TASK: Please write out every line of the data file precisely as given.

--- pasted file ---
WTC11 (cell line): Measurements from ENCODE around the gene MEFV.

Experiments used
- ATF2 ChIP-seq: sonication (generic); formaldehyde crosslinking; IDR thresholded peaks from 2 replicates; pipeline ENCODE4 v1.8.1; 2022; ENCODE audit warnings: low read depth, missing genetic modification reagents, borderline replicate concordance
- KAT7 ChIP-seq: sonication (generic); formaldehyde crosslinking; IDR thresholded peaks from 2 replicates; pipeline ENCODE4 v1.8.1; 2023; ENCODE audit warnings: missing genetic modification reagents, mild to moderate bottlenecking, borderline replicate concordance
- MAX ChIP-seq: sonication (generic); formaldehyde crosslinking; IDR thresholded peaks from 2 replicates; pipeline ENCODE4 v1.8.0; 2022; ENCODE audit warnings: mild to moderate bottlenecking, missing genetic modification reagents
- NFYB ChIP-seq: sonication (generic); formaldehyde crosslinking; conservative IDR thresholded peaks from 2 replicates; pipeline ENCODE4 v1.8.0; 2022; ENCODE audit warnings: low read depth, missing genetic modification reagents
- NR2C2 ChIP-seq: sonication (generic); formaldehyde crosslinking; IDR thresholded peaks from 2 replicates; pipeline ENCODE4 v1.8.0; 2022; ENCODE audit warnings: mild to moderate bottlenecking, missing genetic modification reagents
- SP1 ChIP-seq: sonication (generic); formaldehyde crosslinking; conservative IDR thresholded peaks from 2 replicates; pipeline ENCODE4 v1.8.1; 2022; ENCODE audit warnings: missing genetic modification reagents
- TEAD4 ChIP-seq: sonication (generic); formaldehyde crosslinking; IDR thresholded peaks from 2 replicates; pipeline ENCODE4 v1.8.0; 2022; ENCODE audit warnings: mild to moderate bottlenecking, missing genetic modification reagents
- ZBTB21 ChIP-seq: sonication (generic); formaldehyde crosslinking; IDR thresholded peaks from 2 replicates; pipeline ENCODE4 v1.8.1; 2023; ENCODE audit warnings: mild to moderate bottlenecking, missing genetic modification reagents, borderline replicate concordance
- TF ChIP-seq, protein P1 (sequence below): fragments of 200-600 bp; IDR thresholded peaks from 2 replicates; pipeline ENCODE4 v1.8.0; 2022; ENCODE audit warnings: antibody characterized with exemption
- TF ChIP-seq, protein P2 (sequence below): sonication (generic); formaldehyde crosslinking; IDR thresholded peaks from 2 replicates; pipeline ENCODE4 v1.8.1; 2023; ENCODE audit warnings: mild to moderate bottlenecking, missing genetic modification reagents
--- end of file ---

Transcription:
WTC11 (cell line): Measurements from ENCODE around the gene MEFV.

Experiments used
- ATF2 ChIP-seq: sonication (generic); formaldehyde crosslinking; IDR thresholded peaks from 2 replicates; pipeline ENCODE4 v1.8.1; 2022; ENCODE audit warnings: low read depth, missing genetic modification reagents, borderline replicate concordance
- KAT7 ChIP-seq: sonication (generic); formaldehyde crosslinking; IDR thresholded peaks from 2 replicates; pipeline ENCODE4 v1.8.1; 2023; ENCODE audit warnings: missing genetic modification reagents, mild to moderate bottlenecking, borderline replicate concordance
- MAX ChIP-seq: sonication (generic); formaldehyde crosslinking; IDR thresholded peaks from 2 replicates; pipeline ENCODE4 v1.8.0; 2022; ENCODE audit warnings: mild to moderate bottlenecking, missing genetic modification reagents
- NFYB ChIP-seq: sonication (generic); formaldehyde crosslinking; conservative IDR thresholded peaks from 2 replicates; pipeline ENCODE4 v1.8.0; 2022; ENCODE audit warnings: low read depth, missing genetic modification reagents
- NR2C2 ChIP-seq: sonication (generic); formaldehyde crosslinking; IDR thresholded peaks from 2 replicates; pipeline ENCODE4 v1.8.0; 2022; ENCODE audit warnings: mild to moderate bottlenecking, missing genetic modification reagents
- SP1 ChIP-seq: sonication (generic); formaldehyde crosslinking; conservative IDR thresholded peaks from 2 replicates; pipeline ENCODE4 v1.8.1; 2022; ENCODE audit warnings: missing genetic modification reagents
- TEAD4 ChIP-seq: sonication (generic); formaldehyde crosslinking; IDR thresholded peaks from 2 replicates; pipeline ENCODE4 v1.8.0; 2022; ENCODE audit warnings: mild to moderate bottlenecking, missing genetic modification reagents
- ZBTB21 ChIP-seq: sonication (generic); formaldehyde crosslinking; IDR thresholded peaks from 2 replicates; pipeline ENCODE4 v1.8.1; 2023; ENCODE audit warnings: mild to moderate bottlenecking, missing genetic modification reagents, borderline replicate concordance
- TF ChIP-seq, protein P1 (sequence below): fragments of 200-600 bp; IDR thresholded peaks from 2 replicates; pipeline ENCODE4 v1.8.0; 2022; ENCODE audit warnings: antibody characterized with exemption
- TF ChIP-seq, protein P2 (sequence below): sonication (generic); formaldehyde crosslinking; IDR thresholded peaks from 2 replicates; pipeline ENCODE4 v1.8.1; 2023; ENCODE audit warnings: mild to moderate bottlenecking, missing genetic modification reagents